Agents of change: Sondra Richard
Illustration by Lanette Behiry/Real Estate News

Agents of Change: Sondra Richard is a ‘Cajun Lady’ who cares 

Richard, a lifelong Baton Rouge resident, leads the Cajun Ladies Crisis Team, a group of volunteers offering assistance and donations after natural disasters.

December 23, 2022
4 minutes

When a big storm or hurricane pummels the Baton Rouge region, real estate agent Sondra Richard and the Cajun Ladies Crisis Team spring into action.

Richard, along with her trusted group of volunteers, moves elderly residents to higher ground, collects donated goods via Facebook and provides much-needed items like generators during power outages. 

"In Baton Rouge, we're our own set of people. We are Napoleonic French who settled this region, and we do things differently. In times of distress, this community comes together," Richard said. "One thing you can say about us Cajuns is that we pull together; we are neighborly."

Richard (pronounced "Ree-shard") is the go-to person for help and comfort during the worst of times in the community she calls home. She proudly refers to herself as "The Cajun Lady" on her business cards for Sondra Sells Houses, her real estate firm in Denham Springs, a Baton Rouge suburb.

Having worked as a real estate agent in Baton Rouge for more than two decades, Richard knows the area and its residents better than most. She and her informal group of volunteers come together to provide help and assistance after natural disasters — and Baton Rouge seems to have its share of them. 

Richard ticks off the names of hurricanes that have swept through the city, with 2021's devastating Hurricane Ida coming to mind immediately. But it was the great flood of 2016 in Baton Rouge that led Richard to first organize and respond when people needed help the most.

More than a dozen people died during three days of heavy rains that became known as "the no-name storm." It was a life-changing event for Richard. She had tried to evacuate her parents from their flood-prone neighborhood only to experience rising waters in her own home. The three fled to a friend's house, but it was several months before Richard could return to her place. 

"When God takes you down to your knees and wakes you up, you don't let it defeat you… I did not. I cried and then I tackled it and got even," Richard said with conviction. She handled many of the repair jobs to fix her flood-damaged home.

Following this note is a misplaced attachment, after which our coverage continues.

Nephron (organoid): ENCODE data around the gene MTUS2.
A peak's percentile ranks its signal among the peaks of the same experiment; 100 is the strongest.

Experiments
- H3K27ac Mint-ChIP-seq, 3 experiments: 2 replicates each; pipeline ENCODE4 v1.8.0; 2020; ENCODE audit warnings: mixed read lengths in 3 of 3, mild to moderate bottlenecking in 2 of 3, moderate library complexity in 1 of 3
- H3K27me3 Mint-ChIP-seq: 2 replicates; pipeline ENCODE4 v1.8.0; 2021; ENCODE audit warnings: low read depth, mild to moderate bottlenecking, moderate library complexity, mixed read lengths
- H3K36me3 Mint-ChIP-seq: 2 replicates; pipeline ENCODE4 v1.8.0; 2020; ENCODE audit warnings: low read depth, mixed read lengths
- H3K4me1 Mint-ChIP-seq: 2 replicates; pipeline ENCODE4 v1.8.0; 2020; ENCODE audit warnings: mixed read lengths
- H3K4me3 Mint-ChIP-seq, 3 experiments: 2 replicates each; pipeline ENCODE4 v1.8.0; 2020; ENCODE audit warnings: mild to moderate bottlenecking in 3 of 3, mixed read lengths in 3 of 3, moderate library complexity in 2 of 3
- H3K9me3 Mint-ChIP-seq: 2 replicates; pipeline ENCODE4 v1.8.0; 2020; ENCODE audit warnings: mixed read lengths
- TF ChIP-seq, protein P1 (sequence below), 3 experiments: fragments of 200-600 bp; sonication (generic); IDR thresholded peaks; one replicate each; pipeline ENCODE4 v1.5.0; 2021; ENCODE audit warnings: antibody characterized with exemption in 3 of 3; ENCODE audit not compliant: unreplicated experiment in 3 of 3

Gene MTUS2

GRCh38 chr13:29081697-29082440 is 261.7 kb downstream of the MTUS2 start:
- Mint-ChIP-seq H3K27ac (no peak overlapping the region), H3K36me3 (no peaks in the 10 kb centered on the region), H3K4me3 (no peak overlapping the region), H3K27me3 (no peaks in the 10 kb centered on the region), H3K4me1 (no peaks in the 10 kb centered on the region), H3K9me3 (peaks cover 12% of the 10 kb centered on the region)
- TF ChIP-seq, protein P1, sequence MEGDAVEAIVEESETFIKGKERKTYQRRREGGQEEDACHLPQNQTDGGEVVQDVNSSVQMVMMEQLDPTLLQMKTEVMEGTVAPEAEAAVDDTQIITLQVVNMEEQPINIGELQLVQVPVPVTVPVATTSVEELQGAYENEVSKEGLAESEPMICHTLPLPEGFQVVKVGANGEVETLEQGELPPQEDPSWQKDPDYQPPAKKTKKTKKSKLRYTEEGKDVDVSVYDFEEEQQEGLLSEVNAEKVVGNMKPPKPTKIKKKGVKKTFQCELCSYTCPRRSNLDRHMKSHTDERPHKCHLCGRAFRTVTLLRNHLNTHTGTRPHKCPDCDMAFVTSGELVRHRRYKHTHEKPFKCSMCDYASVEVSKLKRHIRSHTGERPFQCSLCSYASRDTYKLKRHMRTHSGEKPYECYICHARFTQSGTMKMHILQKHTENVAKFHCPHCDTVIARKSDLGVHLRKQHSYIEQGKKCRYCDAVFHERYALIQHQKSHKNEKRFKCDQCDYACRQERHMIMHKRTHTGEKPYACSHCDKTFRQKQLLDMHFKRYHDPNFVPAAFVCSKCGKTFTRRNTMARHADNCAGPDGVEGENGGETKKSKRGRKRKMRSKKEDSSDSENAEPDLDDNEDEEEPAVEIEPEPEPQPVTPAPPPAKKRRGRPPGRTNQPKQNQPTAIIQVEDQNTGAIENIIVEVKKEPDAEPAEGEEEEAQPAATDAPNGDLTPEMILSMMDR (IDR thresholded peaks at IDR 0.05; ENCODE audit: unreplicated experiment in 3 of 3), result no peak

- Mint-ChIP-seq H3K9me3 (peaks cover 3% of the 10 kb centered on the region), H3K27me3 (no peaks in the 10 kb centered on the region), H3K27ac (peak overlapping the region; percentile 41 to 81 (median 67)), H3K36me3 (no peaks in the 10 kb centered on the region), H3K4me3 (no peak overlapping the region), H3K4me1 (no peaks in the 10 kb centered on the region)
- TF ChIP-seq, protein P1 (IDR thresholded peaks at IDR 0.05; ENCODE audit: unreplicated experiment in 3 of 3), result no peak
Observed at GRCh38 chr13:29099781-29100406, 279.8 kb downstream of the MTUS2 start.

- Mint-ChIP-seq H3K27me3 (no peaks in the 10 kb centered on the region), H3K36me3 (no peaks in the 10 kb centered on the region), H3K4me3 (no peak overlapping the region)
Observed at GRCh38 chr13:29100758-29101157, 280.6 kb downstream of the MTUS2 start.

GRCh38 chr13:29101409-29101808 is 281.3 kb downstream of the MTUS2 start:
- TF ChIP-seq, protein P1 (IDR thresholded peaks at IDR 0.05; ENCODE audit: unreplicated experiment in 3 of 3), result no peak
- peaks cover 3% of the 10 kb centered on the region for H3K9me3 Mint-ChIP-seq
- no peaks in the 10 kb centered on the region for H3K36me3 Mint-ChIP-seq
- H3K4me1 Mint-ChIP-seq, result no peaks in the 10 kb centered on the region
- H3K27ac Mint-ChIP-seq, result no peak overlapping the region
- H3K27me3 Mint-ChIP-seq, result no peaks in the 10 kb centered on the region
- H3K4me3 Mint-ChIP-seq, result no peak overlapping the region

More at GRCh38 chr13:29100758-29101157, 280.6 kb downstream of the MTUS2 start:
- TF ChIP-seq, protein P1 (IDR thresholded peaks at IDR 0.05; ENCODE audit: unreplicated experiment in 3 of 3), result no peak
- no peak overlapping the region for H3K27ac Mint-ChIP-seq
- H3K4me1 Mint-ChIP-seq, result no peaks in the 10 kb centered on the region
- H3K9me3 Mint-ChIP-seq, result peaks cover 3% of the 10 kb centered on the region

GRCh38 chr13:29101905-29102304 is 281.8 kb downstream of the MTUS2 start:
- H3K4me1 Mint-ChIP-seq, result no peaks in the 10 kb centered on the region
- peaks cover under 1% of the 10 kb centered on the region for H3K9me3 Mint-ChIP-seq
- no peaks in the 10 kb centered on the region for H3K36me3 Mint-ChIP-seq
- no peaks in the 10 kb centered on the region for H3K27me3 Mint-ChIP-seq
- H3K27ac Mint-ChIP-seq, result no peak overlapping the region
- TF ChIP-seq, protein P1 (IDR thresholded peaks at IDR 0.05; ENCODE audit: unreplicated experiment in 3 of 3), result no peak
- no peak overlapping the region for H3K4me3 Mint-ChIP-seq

But there were other residents who couldn't afford the costs to make their homes habitable again. Many were seniors. Richard helped them put their homes on the market  — 18 sellers in all — and she did not take a commission.

"You got a $150,000 home and investors fly in and give you 50 grand, and that is wrong. You already are under enormous stress. Some sold their houses and let them go for half price. It was too hard," she recalled. 

"I navigated and showed up at the closing and told them what they needed to do. There was no reason to take their money, They lost their home. My philosophy is: When your friends and neighbors are down, why kick them more?" Richard said.

When Hurricane Harvey slapped Baton Rouge in 2017, Richard said she was ready for it. She garnered resources and donations via Facebook and rallied the newly formed Cajun Ladies Crisis Team. They turned out to be a formidable force, no matter the strength or velocity of the storm that barreled down on Baton Rouge.

"I can utilize myself distributing things. I have the connections, and people know who I am. I am the trusted one in the community," Richard said. "We are five ladies who created our own team with neon T-shirts that let folks who live here know we are from here too, and we can take care of you every time," she said.

''In February, we were without electricity for nine days" Richard said. "The Cajun Ladies Crisis Team stepped in to help. I had saved three generators in my garage. I brought the generators to residents without electricity, and they had heat."

Richard offers this advice to people who want to make a difference in their community but don't know where or how to start: "You can help one person at a time. That is where it starts. It is about having a servant's heart."

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